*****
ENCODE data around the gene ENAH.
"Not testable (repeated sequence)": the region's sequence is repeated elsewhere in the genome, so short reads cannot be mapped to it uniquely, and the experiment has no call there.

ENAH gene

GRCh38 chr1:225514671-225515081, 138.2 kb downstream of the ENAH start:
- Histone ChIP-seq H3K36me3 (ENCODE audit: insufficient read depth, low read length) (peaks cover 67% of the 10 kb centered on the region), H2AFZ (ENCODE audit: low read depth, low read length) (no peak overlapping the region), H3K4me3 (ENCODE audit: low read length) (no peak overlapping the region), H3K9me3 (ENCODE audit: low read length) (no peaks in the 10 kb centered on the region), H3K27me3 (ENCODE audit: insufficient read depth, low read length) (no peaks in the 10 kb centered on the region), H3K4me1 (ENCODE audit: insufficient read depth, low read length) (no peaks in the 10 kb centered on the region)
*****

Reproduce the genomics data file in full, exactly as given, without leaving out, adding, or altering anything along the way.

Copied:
ENCODE data around the gene ENAH.
"Not testable (repeated sequence)": the region's sequence is repeated elsewhere in the genome, so short reads cannot be mapped to it uniquely, and the experiment has no call there.

ENAH gene

GRCh38 chr1:225514671-225515081, 138.2 kb downstream of the ENAH start:
- Histone ChIP-seq H3K36me3 (ENCODE audit: insufficient read depth, low read length) (peaks cover 67% of the 10 kb centered on the region), H2AFZ (ENCODE audit: low read depth, low read length) (no peak overlapping the region), H3K4me3 (ENCODE audit: low read length) (no peak overlapping the region), H3K9me3 (ENCODE audit: low read length) (no peaks in the 10 kb centered on the region), H3K27me3 (ENCODE audit: insufficient read depth, low read length) (no peaks in the 10 kb centered on the region), H3K4me1 (ENCODE audit: insufficient read depth, low read length) (no peaks in the 10 kb centered on the region)